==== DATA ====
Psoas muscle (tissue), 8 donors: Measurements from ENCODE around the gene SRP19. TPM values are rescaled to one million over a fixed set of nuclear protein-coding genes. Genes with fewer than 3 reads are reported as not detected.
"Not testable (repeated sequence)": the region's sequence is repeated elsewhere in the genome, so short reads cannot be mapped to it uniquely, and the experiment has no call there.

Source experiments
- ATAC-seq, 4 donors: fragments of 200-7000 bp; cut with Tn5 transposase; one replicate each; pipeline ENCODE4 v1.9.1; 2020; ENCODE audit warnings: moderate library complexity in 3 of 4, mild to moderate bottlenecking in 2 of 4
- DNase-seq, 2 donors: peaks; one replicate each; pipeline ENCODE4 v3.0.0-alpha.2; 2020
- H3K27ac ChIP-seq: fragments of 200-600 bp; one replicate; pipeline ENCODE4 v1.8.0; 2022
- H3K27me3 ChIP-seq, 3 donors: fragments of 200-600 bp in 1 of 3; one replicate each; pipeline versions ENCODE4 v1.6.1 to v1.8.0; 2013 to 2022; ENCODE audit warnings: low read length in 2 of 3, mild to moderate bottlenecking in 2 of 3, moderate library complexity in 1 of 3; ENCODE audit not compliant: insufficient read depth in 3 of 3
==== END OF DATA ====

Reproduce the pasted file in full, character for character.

Psoas muscle (tissue), 8 donors: Measurements from ENCODE around the gene SRP19. TPM values are rescaled to one million over a fixed set of nuclear protein-coding genes. Genes with fewer than 3 reads are reported as not detected.
"Not testable (repeated sequence)": the region's sequence is repeated elsewhere in the genome, so short reads cannot be mapped to it uniquely, and the experiment has no call there.

Source experiments
- ATAC-seq, 4 donors: fragments of 200-7000 bp; cut with Tn5 transposase; one replicate each; pipeline ENCODE4 v1.9.1; 2020; ENCODE audit warnings: moderate library complexity in 3 of 4, mild to moderate bottlenecking in 2 of 4
- DNase-seq, 2 donors: peaks; one replicate each; pipeline ENCODE4 v3.0.0-alpha.2; 2020
- H3K27ac ChIP-seq: fragments of 200-600 bp; one replicate; pipeline ENCODE4 v1.8.0; 2022
- H3K27me3 ChIP-seq, 3 donors: fragments of 200-600 bp in 1 of 3; one replicate each; pipeline versions ENCODE4 v1.6.1 to v1.8.0; 2013 to 2022; ENCODE audit warnings: low read length in 2 of 3, mild to moderate bottlenecking in 2 of 3, moderate library complexity in 1 of 3; ENCODE audit not compliant: insufficient read depth in 3 of 3